People have watched enough criminal trials on TV to know about the insanity defense—or actually defenses, since it differs state to state:
THE INSANITY DEFENSE
- What are the legal standards for insanity?
Each state, and the District of Columbia, has its own statute setting out the standard for determining whether a defendant was legally insane, and therefore not responsible, at the time his crime was committed. In general, the standards fall into two categories.
About half of the states follow the “M’Naughten” rule, based on the 1843 British case of Daniel M’Naughten, a deranged woodcutter who attempted to assassinate the prime minister. He was acquitted, and the resulting standard is still used in 26 states in the U.S.: A defendant may be found not guilty by reason of insanity if “at the time of committing the act, he was laboring under such a defect of reason from disease of the mind as not to know the nature and quality of the act he was doing, or if he did know it, that he did not know what he was doing was wrong.” (emphasis added) This test is also commonly referred to as the “right/wrong” test.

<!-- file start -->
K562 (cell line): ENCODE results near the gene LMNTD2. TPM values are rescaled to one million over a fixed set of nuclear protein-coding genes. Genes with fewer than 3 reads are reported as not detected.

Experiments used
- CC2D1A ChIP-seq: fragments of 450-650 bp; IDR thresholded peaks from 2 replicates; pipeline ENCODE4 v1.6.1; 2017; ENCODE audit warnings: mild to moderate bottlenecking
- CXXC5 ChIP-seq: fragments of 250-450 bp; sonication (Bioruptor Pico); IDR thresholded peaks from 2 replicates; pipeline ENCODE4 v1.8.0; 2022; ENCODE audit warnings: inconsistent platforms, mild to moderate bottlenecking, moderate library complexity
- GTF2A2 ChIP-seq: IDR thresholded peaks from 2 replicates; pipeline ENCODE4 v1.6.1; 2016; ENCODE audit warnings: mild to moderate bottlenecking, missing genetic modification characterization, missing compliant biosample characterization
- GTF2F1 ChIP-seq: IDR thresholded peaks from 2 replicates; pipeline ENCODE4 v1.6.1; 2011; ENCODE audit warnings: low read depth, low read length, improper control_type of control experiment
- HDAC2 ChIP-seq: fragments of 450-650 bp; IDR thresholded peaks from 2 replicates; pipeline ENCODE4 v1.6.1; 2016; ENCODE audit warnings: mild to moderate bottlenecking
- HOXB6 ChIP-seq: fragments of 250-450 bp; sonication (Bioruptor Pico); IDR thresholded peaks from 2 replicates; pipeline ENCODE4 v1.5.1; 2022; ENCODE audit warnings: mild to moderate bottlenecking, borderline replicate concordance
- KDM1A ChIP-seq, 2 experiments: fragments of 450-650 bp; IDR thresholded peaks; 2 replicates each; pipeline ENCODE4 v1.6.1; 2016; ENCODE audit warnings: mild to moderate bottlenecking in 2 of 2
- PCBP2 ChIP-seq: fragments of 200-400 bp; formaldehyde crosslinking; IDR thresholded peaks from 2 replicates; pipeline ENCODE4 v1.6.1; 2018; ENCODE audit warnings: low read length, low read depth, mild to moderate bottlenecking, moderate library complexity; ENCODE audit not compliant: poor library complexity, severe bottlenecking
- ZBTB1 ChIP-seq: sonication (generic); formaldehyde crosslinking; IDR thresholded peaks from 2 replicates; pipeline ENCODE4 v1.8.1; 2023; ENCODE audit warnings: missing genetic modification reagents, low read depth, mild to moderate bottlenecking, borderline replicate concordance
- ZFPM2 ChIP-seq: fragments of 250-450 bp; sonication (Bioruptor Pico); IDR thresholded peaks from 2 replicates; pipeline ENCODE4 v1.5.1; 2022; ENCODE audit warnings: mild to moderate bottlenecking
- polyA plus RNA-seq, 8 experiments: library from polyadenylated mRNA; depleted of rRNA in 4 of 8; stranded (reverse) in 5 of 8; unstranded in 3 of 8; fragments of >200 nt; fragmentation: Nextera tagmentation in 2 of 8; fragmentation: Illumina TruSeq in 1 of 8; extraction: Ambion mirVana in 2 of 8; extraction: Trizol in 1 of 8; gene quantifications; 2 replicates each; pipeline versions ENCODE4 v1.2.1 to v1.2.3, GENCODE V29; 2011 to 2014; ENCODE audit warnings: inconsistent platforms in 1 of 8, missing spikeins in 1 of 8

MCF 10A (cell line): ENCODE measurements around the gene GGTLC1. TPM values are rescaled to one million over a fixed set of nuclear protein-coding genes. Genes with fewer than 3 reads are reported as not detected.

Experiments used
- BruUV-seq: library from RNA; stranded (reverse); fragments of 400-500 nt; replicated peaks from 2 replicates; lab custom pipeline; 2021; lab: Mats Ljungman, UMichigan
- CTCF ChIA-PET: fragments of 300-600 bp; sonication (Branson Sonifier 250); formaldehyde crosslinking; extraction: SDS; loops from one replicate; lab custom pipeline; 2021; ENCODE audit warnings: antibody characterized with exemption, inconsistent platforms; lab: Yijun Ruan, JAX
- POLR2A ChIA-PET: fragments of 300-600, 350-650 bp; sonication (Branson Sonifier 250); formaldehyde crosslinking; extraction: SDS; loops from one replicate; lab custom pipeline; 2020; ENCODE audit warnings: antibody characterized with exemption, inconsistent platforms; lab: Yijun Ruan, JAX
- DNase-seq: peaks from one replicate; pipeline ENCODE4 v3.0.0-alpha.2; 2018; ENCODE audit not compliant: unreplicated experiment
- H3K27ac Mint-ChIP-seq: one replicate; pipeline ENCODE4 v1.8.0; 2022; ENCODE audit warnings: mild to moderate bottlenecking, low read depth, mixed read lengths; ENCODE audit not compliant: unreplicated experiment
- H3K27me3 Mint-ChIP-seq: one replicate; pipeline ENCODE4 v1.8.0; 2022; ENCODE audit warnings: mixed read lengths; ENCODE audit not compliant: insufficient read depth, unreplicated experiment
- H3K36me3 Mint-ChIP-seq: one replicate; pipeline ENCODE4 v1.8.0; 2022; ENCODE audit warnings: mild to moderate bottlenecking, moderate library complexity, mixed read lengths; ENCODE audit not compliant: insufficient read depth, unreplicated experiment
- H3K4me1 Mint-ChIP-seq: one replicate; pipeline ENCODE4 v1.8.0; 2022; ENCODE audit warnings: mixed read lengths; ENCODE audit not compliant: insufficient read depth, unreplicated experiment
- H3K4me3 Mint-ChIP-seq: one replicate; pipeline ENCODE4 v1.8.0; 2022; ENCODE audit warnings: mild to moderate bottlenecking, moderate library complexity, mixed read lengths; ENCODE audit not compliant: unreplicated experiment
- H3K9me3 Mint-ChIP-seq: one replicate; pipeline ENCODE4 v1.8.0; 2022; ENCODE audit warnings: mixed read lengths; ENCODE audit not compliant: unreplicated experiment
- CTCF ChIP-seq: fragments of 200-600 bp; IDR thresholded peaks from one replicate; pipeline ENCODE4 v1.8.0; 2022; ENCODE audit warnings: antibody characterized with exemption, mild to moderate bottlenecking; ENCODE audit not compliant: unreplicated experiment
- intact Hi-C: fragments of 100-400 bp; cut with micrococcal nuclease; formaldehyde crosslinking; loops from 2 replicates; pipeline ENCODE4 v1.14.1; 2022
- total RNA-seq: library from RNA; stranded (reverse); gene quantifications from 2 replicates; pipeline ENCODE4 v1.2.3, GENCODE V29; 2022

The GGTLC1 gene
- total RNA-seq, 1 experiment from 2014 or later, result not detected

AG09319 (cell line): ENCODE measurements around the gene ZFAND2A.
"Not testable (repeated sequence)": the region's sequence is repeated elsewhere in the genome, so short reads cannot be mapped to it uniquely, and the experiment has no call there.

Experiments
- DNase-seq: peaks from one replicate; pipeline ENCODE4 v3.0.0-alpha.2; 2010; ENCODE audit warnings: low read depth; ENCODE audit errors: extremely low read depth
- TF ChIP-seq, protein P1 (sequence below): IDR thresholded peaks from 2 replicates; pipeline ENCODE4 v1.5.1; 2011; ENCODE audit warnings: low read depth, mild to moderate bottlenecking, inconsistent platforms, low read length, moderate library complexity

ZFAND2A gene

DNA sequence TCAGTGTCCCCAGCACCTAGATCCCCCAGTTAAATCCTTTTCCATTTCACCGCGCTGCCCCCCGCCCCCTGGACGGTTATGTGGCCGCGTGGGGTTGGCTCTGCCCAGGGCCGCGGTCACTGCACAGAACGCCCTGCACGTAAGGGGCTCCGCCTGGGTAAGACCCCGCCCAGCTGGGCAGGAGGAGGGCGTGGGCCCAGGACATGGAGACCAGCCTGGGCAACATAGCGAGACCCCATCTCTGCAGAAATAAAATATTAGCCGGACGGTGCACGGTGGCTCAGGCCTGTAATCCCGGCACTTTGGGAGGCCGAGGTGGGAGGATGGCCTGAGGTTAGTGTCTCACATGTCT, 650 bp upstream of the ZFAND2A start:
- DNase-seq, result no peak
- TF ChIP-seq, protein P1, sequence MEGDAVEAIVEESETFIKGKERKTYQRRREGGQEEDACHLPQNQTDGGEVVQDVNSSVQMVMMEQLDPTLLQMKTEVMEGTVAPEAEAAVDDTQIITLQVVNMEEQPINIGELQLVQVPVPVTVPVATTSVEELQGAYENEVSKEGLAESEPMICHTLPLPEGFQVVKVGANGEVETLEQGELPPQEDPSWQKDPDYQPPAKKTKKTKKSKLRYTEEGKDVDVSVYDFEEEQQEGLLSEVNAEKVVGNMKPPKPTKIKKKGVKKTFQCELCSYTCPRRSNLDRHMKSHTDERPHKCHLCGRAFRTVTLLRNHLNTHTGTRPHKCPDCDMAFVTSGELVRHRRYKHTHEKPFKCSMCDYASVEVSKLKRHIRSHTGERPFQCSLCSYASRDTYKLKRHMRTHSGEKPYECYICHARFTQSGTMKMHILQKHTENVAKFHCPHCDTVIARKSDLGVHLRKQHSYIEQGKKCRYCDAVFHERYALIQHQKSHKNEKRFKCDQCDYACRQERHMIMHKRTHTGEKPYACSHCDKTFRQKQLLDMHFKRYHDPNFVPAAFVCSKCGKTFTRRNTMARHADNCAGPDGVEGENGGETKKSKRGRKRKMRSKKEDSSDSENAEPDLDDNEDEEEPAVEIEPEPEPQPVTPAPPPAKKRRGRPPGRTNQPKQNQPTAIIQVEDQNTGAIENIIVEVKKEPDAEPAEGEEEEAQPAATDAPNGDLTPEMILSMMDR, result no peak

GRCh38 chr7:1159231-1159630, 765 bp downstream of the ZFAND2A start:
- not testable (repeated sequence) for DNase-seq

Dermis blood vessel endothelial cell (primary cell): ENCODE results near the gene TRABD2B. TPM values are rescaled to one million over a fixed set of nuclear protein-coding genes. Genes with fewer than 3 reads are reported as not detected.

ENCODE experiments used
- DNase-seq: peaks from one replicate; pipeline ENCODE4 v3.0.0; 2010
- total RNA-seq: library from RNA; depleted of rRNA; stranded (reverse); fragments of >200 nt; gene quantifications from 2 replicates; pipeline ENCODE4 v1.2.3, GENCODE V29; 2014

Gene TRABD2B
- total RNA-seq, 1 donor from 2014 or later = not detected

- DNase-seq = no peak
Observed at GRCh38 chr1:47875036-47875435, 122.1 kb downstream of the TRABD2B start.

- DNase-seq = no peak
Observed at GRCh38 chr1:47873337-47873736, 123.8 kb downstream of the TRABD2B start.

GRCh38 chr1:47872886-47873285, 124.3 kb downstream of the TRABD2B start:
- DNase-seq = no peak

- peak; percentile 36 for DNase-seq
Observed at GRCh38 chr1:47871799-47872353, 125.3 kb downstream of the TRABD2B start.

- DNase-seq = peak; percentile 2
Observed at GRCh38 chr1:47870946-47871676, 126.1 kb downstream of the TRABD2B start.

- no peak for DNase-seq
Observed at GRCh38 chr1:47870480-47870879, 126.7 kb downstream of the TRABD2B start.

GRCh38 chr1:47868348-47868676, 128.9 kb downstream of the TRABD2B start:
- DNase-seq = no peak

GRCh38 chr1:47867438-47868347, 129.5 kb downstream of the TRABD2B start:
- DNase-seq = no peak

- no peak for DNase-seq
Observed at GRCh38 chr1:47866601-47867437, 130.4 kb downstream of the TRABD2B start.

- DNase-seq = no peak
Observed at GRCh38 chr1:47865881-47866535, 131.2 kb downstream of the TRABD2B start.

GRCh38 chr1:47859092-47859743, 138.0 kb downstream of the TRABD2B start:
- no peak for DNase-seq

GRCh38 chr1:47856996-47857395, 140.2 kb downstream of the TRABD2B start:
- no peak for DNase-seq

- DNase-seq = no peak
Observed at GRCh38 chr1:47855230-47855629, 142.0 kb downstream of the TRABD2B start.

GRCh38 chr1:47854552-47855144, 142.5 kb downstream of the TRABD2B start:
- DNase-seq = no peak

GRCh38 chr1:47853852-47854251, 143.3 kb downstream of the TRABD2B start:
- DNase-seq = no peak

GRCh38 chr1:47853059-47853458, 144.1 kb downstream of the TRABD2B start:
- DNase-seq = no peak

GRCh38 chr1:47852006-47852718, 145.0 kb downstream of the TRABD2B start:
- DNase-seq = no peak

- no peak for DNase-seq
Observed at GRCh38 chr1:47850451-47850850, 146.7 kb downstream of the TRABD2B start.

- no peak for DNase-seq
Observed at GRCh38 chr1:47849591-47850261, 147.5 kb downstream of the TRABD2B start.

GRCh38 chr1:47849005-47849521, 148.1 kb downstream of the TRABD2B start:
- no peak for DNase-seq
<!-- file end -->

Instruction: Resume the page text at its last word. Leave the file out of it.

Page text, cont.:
Twenty-two jurisdictions use some variation of the Model Standard set out by the American Law Institute (A.L.I.) in 1962. Under the A.L.I. rule, a defendant is not held criminally responsible “if at the time of his conduct as a result of mental disease or defect he lacks substantial capacity either to appreciate the criminality (wrongfulness) of his conduct or to conform his conduct to the requirements of law.” (emphasis added) The A.L.I. rule is generally considered to be less restrictive than the M’Naughten rule.
Some states that use the M’Naughten rule have modified it to include a provision for a defendant suffering under “an irresistible impulse” which prevents him from being able to stop himself from committing an act that he knows is wrong.
Three states — Montana, Idaho, and Utah — do not allow the insanity defense at all.
What if—and I know this is far-fetched and fantastical—some political candidate was suffering from what some of the states call “mental disease or defect”? Could that candidate claim no responsibility for behavior on or off the campaign trail? No responsibility for behavior in office, if by some chance elected?
Such a candidate might claim—and again, far-fetched and fantastical—that ISIS will be taking over the United States if he is not elected. That Speaker of the House Paul Ryan is part of a “secret deal” and a vast conspiracy to defeat him. That he, the candidate, is a savior, and that he and he alone in all the world is capable of saving the nation.
This is fertile territory for legal, psychological and political scholars, as far-fetched and fantastical as it may be.